2017 Nikki DuBose
Author Nikki DuBose of Washed Away: From Darkness to Light was recently interviewed on addiction and recovery. Here she offers a recap on everything from when her addiction began to how to help a loved one who may be suffering.
1. Can you pinpoint when your problems with addiction began?
I was wired for addiction – my mother had bipolar and dissociative identity disorder and her mother (she was adopted) died from cirrhosis of the liver as a result of alcoholism.
Read the full article on Addiction Hope.
I had to get rid of the victim mentality to move forward in my healing journey. I couldn’t become a victor until I stopped believing that I was a victim.
Victim and victor sound similar, but the only thing that separates them are the last two letters; a small difference, with an enormous impact. Sometimes in life two letters is all it takes – or that extra dedication to recovery – to make a substantial change.
Read the full article at Addiction Hope.
Listen to the podcast with Nikki and Bill Murray here.
Tonight’s special guest is Nikki DuBose from Los Angeles, a returning NAASCA family member who was abused as a child and later as a young professional model. Nikki works closely with Matt Sandusky at the ‘Peaceful Hearts Foundation,’ and will tell us about her new book, ‘Washed Away: From Darkness to Light.’ In her memoir, Nikki details how being sexually abused as a child led to a seventeen-year battle with serious mental health issues such as eating disorders, depression, self-harm, substance abuse and sexual addictions. She experienced a great deal of success, yet that prosperity came with a high price that often mirrored the sexual abuse from her youth. Among other things, Nikki advocates on her web site for better regulation of the modeling industry. Coming to a place of full healing has not been easy for Nikki, but she says, “I wholeheartedly believe that full recovery is possible. It starts with speaking out and reducing the shame and stigma that is so often attached to mental health issues.” She goes on, “Being an advocate is what allows me to wake up every day and feel truly alive. All of that pain that I lived with for so many years is now channeled into making a difference in society. Whatever issues you’re passionate about, use your voice and the resources you have; love yourself first and from there you can help to change the world.” We’re delighted to have Nikki as a card-carrying member of the NAASCA family!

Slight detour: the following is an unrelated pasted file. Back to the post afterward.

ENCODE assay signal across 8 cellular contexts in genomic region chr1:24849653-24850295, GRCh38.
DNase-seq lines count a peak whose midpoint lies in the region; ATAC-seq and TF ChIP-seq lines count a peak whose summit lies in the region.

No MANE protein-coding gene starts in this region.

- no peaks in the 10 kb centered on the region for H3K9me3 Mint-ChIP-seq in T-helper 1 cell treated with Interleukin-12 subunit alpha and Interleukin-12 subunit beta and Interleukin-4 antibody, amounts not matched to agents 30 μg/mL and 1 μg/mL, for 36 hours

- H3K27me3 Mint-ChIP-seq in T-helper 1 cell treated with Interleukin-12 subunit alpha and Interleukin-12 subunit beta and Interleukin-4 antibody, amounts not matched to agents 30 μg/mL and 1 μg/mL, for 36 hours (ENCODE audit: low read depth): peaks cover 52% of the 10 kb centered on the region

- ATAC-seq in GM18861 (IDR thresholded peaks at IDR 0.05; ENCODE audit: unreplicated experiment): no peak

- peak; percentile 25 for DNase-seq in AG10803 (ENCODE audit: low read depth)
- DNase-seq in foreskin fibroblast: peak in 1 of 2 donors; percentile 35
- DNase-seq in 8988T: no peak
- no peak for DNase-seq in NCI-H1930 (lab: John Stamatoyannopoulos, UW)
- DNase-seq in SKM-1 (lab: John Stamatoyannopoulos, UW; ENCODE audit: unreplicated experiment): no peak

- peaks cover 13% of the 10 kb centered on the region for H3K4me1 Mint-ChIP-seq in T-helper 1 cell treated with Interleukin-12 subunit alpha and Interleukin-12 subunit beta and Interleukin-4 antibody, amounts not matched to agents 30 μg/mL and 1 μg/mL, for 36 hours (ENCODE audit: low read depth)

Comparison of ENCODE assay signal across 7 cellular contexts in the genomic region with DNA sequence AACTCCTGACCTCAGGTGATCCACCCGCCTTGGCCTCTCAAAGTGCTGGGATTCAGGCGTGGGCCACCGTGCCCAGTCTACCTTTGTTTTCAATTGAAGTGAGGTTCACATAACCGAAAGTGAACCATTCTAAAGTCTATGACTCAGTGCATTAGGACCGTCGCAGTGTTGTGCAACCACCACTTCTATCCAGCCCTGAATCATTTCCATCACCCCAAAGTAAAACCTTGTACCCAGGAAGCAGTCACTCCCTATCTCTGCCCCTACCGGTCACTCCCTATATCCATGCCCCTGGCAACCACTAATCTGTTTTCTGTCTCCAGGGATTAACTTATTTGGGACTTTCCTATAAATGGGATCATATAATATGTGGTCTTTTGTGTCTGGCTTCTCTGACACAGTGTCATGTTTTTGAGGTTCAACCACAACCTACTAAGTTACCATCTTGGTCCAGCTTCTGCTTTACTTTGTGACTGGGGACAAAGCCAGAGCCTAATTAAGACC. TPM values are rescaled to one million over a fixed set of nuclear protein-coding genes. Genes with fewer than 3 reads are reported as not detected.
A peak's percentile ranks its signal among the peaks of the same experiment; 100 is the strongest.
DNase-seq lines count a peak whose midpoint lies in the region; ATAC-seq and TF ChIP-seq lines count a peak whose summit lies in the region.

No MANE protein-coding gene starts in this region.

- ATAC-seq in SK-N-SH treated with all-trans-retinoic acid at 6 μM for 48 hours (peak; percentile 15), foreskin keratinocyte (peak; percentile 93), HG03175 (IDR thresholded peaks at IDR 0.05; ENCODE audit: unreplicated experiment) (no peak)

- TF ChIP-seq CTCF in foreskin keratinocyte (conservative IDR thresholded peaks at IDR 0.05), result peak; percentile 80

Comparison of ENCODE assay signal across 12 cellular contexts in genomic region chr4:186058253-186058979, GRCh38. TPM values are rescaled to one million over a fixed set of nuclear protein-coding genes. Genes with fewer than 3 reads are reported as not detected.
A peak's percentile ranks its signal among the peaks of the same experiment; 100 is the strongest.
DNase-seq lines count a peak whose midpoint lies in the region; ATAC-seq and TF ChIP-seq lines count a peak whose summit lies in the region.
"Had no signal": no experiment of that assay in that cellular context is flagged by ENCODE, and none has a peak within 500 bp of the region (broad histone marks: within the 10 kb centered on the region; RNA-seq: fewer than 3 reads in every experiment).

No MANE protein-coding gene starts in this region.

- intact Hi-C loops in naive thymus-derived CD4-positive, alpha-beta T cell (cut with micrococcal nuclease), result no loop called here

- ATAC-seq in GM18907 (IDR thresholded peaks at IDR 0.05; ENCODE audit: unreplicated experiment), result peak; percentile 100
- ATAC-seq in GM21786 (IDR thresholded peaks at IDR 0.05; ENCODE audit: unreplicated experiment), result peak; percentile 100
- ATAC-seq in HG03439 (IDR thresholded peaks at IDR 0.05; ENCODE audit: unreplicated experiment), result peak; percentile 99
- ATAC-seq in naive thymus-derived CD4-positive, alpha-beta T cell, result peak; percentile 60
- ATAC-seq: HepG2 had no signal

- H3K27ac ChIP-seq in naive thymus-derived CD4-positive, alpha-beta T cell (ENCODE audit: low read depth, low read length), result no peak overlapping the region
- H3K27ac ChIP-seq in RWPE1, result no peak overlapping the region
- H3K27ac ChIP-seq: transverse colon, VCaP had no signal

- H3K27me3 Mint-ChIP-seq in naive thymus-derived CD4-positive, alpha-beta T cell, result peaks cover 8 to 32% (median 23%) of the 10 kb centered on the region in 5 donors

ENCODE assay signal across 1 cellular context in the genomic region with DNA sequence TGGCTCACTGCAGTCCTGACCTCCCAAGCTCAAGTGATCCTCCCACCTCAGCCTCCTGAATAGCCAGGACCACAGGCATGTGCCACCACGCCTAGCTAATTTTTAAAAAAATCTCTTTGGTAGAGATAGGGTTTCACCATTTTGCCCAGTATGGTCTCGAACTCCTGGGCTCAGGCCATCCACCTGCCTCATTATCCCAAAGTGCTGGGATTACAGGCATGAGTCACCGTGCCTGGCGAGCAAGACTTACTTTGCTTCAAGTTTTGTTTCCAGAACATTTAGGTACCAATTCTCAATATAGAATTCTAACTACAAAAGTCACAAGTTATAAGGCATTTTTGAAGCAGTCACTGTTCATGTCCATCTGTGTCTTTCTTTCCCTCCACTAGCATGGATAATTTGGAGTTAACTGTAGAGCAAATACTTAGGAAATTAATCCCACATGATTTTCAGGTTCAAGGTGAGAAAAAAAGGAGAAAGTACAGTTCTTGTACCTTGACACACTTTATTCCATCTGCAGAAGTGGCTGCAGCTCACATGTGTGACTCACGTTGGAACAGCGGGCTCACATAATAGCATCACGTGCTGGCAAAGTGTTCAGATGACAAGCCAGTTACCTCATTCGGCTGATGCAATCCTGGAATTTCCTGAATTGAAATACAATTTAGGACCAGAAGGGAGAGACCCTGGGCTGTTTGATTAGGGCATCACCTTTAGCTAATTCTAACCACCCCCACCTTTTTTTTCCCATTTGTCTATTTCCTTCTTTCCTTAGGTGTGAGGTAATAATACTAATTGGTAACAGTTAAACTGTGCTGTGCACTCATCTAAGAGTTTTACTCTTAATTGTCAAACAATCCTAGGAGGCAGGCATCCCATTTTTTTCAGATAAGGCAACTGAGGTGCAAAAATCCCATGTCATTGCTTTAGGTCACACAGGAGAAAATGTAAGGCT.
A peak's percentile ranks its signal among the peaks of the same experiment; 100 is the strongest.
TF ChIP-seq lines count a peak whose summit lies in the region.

Just stopping by today with an excerpt from the book, Washed Away. There is more information about the book and the author below the excerpt.
Chapter 5: Sex, Suicide, Addiction, Bullying & Divorce
Life is like a painting; our circumstances are the brushes that define which way the lines will flow and trickle. This endless mural reveals the contents of our souls through its unique colors, textures, and shades.
Read more on He Said Books Or Me.